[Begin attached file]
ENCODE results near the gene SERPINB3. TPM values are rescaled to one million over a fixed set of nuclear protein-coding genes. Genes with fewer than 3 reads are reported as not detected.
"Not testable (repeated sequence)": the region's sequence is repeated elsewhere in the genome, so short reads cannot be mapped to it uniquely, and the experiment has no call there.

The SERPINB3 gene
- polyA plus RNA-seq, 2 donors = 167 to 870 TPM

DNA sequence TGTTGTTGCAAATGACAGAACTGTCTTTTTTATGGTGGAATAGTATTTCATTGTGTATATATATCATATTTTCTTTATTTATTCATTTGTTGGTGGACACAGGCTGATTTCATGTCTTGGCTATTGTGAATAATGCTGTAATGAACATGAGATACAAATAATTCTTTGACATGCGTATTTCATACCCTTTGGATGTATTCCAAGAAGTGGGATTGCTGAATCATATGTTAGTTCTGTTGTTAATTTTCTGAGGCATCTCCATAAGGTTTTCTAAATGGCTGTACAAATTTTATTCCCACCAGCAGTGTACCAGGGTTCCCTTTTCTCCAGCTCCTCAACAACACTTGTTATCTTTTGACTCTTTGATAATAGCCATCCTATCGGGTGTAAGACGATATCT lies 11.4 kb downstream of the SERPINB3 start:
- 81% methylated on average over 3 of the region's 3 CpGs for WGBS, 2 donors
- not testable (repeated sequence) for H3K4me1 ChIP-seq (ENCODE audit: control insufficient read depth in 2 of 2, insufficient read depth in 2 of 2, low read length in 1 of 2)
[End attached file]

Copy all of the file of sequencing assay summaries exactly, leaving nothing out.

ENCODE results near the gene SERPINB3. TPM values are rescaled to one million over a fixed set of nuclear protein-coding genes. Genes with fewer than 3 reads are reported as not detected.
"Not testable (repeated sequence)": the region's sequence is repeated elsewhere in the genome, so short reads cannot be mapped to it uniquely, and the experiment has no call there.

The SERPINB3 gene
- polyA plus RNA-seq, 2 donors = 167 to 870 TPM

DNA sequence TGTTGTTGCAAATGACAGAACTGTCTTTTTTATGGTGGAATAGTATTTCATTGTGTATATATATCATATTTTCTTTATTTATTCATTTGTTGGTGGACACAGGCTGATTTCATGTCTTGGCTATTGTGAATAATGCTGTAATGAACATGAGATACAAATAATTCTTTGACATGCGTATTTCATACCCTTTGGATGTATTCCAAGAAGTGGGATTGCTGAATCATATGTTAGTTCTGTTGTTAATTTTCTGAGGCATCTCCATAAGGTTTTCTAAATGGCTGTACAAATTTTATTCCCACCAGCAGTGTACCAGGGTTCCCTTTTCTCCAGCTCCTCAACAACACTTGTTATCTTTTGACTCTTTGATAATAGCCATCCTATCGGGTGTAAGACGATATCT lies 11.4 kb downstream of the SERPINB3 start:
- 81% methylated on average over 3 of the region's 3 CpGs for WGBS, 2 donors
- not testable (repeated sequence) for H3K4me1 ChIP-seq (ENCODE audit: control insufficient read depth in 2 of 2, insufficient read depth in 2 of 2, low read length in 1 of 2)